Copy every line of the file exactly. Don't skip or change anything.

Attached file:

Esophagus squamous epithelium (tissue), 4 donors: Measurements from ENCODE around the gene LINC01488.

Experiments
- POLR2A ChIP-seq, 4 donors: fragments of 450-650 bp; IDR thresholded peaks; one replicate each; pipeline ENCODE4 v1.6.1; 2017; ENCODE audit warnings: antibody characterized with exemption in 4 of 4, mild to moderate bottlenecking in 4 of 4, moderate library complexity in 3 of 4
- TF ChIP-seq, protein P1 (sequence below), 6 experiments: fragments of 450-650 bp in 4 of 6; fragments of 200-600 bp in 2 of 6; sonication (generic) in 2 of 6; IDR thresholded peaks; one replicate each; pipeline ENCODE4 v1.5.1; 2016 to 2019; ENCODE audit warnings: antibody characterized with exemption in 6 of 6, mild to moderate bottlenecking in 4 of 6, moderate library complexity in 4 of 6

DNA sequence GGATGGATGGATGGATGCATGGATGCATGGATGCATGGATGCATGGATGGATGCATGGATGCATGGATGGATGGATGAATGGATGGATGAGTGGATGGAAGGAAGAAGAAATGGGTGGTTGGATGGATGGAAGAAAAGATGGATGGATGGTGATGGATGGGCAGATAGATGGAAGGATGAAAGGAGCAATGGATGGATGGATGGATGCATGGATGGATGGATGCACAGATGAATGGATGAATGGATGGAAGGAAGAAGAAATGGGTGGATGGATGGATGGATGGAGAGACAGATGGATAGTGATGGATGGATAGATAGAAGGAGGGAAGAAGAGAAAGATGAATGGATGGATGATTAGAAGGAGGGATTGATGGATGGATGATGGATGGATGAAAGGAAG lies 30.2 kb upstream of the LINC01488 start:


Esophagus squamous epithelium (tissue), 4 donors: Measurements from ENCODE around the gene LINC01488.

Experiments
- POLR2A ChIP-seq, 4 donors: fragments of 450-650 bp; IDR thresholded peaks; one replicate each; pipeline ENCODE4 v1.6.1; 2017; ENCODE audit warnings: antibody characterized with exemption in 4 of 4, mild to moderate bottlenecking in 4 of 4, moderate library complexity in 3 of 4
- TF ChIP-seq, protein P1 (sequence below), 6 experiments: fragments of 450-650 bp in 4 of 6; fragments of 200-600 bp in 2 of 6; sonication (generic) in 2 of 6; IDR thresholded peaks; one replicate each; pipeline ENCODE4 v1.5.1; 2016 to 2019; ENCODE audit warnings: antibody characterized with exemption in 6 of 6, mild to moderate bottlenecking in 4 of 6, moderate library complexity in 4 of 6

DNA sequence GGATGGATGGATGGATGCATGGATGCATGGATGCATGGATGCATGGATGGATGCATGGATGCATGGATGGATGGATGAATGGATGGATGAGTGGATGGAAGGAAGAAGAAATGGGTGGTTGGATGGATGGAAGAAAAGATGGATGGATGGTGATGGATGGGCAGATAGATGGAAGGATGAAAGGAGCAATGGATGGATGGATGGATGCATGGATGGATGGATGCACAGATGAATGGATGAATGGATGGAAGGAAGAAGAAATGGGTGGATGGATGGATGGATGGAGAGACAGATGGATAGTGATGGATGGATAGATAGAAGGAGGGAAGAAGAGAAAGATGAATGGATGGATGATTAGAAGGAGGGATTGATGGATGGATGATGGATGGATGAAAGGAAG lies 30.2 kb upstream of the LINC01488 start: